SANTA CRUZ -- Sgt. Loran "Butch" Baker had a way of mixing a lighter outlook on life with the seriousness of police work.
He was a Santa Cruz fixture -- a prankster, a character, a friend and a tenacious investigator. The kind of affable neighborhood cop people just wanted to strike up a conversation with.
Even as they recalled his boundless humor, Santa Cruz residents and colleagues were ripped with grief Wednesday as they struggled to comprehend his sudden death in the line of duty.
"To me he was just like an everyday guy who wanted to do good things for the community," said his longtime friend Michael Bethke. "He was more of a social worker than anything else. It just so happens he carried a gun."
Along with Santa Cruz detective Elizabeth Butler, Baker, 51, lost his life Tuesday afternoon when they were shot and killed by Jeremy Goulet, who died a half-hour later in a nearby shootout with police.
Friends and colleagues say he talked of retiring soon, having served 28 years with the Santa Cruz Police Department.
Baker grew up in Saratoga, and attended Bellarmine College Preparatory in San Jose, Santa Cruz police Chief Kevin Vogel said.
Baker began working with the agency in 1985, and the two officers became partners in the 1990s.
Former partner, Watsonville Police Chief Manny Solano, said he was "broken up" over the loss. He and Baker started their careers together as Santa Cruz police officers in 1985.
"He and I grew close, both on the job and off, and I have nothing but fond memories that I will cherish forever," Solano said. "We actually started a support group for police families when it wasn't all that common."
Solano said he and Baker worked both patrol and the downtown Santa Cruz beat, which "always made things interesting. We usually drove our sergeants crazy trying to keep track of all us young officers."
That group included Vogel, current Capitola Police Chief Rudy Escalante and Santa Cruz Deputy Chief Steve Clark.
"Butch made work fun and was a highly motivated officer (who) loved the job more than anyone I know," Solano said.
Baker became a founder of the department's DUI enforcement team and a field training officer, even mentoring others like Vogel who later held the department's highest ranks.
"He was a remarkable teacher," Vogel said. "That mentorship never stopped throughout his career."
Baker was promoted to sergeant in 1997, a rank he held until his death.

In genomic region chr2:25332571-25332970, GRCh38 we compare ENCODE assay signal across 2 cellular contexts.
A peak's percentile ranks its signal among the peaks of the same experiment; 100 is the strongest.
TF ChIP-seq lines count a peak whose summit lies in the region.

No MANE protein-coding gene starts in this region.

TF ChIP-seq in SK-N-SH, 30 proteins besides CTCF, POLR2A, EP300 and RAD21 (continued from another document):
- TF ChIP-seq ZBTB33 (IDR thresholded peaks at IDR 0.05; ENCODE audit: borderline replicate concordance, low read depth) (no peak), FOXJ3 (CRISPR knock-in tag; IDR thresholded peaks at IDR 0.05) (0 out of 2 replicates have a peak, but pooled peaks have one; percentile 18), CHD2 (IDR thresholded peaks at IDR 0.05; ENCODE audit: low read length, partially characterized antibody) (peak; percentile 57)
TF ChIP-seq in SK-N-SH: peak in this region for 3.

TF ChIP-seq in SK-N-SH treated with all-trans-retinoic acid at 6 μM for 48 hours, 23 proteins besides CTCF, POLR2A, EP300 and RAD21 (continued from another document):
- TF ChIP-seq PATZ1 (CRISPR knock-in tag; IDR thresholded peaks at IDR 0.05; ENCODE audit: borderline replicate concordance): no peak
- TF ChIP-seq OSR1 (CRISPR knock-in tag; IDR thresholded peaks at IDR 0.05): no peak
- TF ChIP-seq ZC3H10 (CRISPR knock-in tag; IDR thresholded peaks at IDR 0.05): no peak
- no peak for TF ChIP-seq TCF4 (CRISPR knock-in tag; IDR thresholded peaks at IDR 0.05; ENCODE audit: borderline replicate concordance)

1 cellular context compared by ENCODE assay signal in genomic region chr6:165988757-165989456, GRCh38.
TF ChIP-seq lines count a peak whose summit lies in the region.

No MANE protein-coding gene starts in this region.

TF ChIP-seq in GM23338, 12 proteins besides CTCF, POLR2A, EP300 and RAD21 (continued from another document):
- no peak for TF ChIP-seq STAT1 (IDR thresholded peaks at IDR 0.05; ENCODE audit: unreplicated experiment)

But it was his passion for investigations that Vogel praised most.
"He just had that tenacious appetite to find the truth," he said.
When Vogel needed someone to dig into a case and follow it to the end, "Butch Baker was the one to do that for us. ... He was my most skilled investigator."
Santa Cruz County District Attorney Bob Lee said Baker played a major role in the investigation of countless cases throughout the years.
"He was a fixture in our office," Lee said. "He's who we'd call at the Santa Cruz Police Department when we needed something done right away."
Baker was just as well-known for his lighter side.
According to the department's blog, an informal poll revealed that he was prone to listening to the '70s rock bands Journey, Air Supply and Styx.
He also was known for wearing shorts, no matter the weather.
"I want to have this community understand what an incredible life and dedication he provided for us citizens," said his friend Bethke. "He did it in a kind of a quirky way. On the City Council beat, he was always in shorts. Even in the dead of winter, he always wore his signature shorts."
Santa Cruz Parks and Recreation Director Dannettee Shoemaker, who has worked more than 30 years for the city, remembers Baker helping downtown residents back into their buildings after the 1989 Loma Prieta earthquake. He also attended teen dances and helped with community cleanups, always with a big smile or funny story to tell.
"He was one of the funniest people I have ever known," she said. "He cracked himself up and us up."
In the past year, Shoemaker said she told Baker "parent to parent, not co-worker to co-worker" about the good work his son Adam, a community service officer, was doing with the parks unit.
"He would just puff up with pride," Shoemaker said. "He loved his family very, very much, and that was evidenced by that big smile of his."
Funeral plans had not been not announced by late Wednesday, but many who remembered him took part in a vigil Wednesday night at the Louden Nelson Center.
"This whole day I've just been looking at his face in my mind and just remembering him," said Deborah Elston, who with Bethke was a co-founder of the residents' group Santa Cruz Neighbors. "He was a really sensitive police officer "... a very concerned, considerate officer.
"People always say this when people pass away, 'He was this incredible person.' But it's true. He was the salt of the earth. That's the way he way was."